When home is no longer, help is available

SAFETY ALERT: If you are in danger, please use a computer in a safe place, or call 911. You can leave this site quickly by clicking on Quick Escape (note: this does not clear your browser history).

Note: If you have experienced family violence and are using a computer that is shared with your abuser, use extreme caution to clear your browser history when you are finished visiting this site. If you do not know how to clear your browser, search the help available for your particular browser or use a public computer if possible.

If you are in an abusive relationship, or you know someone who may be, call 1-877-977-0007 or text 204-792-5302 or 204-805-6682.

If you are in immediate danger, call 911.

How to Support a Family Member or Friend

Many people who live with family violence donít tell others or ask for help. Most often, the only way family and friends know that somethingís wrong is by recognizing the signs of family violence:

  • frequent injuries from what the victim calls ďaccidentsĒ
  • increased isolation from family and friends
  • jumpiness, depression or anxiety
  • loss or decrease in self-esteem as a result of the abuse
  • avoidance of any form of confrontation
  • dramatic change in manner, mood or physical appearance
  • excessive coping behaviours: over-eating, smoking, substance abuse, gambling
  • expressed fear of partner
  • partnerís jealousy or possessiveness
  • constant criticism from partner

If you know or suspect that a family member or friend is living with family violence:

  • Let them know that the abuse is NOT their fault.
  • Be supportive and listen.
  • Let them know there is help available and help them find resources.
  • Do not give up on them, even if they are not accepting of help at first.

Note: Resources and services for people living with family violence are voluntary. If you call an agency for help on behalf of a family member or friend, the agency will give you suggestions on how to assist your loved one. Agencies cannot help victims unless they are willing to accept help. People caught in the cycle of violence often reject help at first. Donít force them into getting help. Be supportive and give them the time they need to want outside help.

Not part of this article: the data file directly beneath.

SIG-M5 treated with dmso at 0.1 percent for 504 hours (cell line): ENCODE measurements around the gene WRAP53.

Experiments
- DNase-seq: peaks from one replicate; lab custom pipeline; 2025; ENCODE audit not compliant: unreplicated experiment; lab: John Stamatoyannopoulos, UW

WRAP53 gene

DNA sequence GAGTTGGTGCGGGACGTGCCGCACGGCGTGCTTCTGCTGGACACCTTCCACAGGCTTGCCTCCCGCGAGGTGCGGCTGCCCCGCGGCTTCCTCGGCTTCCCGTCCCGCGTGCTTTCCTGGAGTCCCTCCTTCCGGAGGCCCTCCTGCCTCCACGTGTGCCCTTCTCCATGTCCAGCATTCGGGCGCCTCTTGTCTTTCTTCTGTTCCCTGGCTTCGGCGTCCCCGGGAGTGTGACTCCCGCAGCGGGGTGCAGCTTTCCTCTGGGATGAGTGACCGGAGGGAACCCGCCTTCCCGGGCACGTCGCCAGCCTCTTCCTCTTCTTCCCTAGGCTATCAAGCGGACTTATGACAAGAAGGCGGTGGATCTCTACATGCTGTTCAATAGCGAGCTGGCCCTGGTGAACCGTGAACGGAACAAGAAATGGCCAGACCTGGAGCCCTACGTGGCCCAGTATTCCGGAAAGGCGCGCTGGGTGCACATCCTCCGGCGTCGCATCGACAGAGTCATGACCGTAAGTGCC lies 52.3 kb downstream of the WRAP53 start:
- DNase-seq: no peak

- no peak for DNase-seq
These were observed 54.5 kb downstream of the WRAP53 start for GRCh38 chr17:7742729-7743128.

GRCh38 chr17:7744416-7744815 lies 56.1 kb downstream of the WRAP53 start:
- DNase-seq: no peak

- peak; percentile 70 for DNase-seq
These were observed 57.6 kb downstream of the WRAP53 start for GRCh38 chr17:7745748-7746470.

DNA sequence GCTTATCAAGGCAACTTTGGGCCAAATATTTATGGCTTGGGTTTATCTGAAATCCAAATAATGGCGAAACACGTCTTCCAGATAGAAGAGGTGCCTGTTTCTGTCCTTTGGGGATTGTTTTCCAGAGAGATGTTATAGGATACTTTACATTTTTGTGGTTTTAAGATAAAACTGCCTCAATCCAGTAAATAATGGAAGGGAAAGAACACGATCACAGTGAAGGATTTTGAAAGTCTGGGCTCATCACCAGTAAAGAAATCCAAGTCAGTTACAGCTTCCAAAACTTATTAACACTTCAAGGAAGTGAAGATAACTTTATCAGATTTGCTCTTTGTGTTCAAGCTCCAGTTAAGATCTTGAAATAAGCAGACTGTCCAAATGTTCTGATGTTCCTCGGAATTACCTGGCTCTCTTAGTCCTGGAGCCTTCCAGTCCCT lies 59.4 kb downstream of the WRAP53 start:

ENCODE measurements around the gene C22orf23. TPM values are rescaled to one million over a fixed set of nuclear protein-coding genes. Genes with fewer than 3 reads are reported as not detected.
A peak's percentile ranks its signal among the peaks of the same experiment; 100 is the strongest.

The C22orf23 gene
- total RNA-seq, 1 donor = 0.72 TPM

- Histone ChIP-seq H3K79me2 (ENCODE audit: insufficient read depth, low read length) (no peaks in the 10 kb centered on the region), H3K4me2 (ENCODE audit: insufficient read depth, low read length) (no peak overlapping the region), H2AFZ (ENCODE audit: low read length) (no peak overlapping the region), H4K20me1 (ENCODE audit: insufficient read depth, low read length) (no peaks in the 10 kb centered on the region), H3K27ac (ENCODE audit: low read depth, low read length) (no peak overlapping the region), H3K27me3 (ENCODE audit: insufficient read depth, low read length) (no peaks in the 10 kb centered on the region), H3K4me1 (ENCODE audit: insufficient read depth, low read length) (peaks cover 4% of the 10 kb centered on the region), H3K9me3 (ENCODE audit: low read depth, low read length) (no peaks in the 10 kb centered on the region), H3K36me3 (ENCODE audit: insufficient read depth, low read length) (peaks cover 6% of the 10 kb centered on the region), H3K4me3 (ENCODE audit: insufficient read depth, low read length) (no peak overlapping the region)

Neighbours, Families and Friends:
A Guide on Helping People in Abusive Relationships (PDF)

Tips for talking to someone who is being abused

  • Speak to the person being abused alone, in a safe, private place.
  • Discuss options, and encourage the person to make their own decisions. Telling the person being abused that they "have to do" something only takes away more of their power.
  • Encourage the person being abused to call the province-wide domestic violence information/crisis line (1-877-977-0007), or to speak with other support services.
  • Suggest that they develop a safety plan in case of emergency (for help doing so, call the domestic violence information/crisis line at 1-877-977-0007).
  • Encourage the person being abused to be cautious about using computers, text messaging, etc. as the abusive person may be monitoring their online activities.
  • Offer to help in ways that you are comfortable with and feel safe doing. Be clear with yourself and the person being abused about what kind of support you can give.
  • Avoid making negative comments about the abusive person. Otherwise, the person being abused may feel the need to defend them and minimize the abuse.
  • Respect their privacy. Keep the information confidential unless the person being abused specifically asks you to talk to someone about it, or if you are required to do so by law (if a person under 18 years old is being abused or is at risk).
    • If child abuseis a concern, immediately contact the province-wide intake and emergency after-hours child and family services line at 1-866-345-9241.
  • Respect their decision if they do not want to talk about the abuse. They may be afraid, ashamed or just not ready to discuss it. It may take some time for them to feel safe and ready to talk about their situation.
  • Don't confront the abusive person - this may place you and person being abused in greater danger. If you feel that someone is in immediate danger, call 911 or the local number for police.
  • Be patient and continue to offer support. Leaving a relationship is often a process, not an event.

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If you are in an abusive relationship, or you know someone who may be, call 1-877-977-0007 or text 204-792-5302 or 204-805-6682.

If you are in immediate danger, call 911.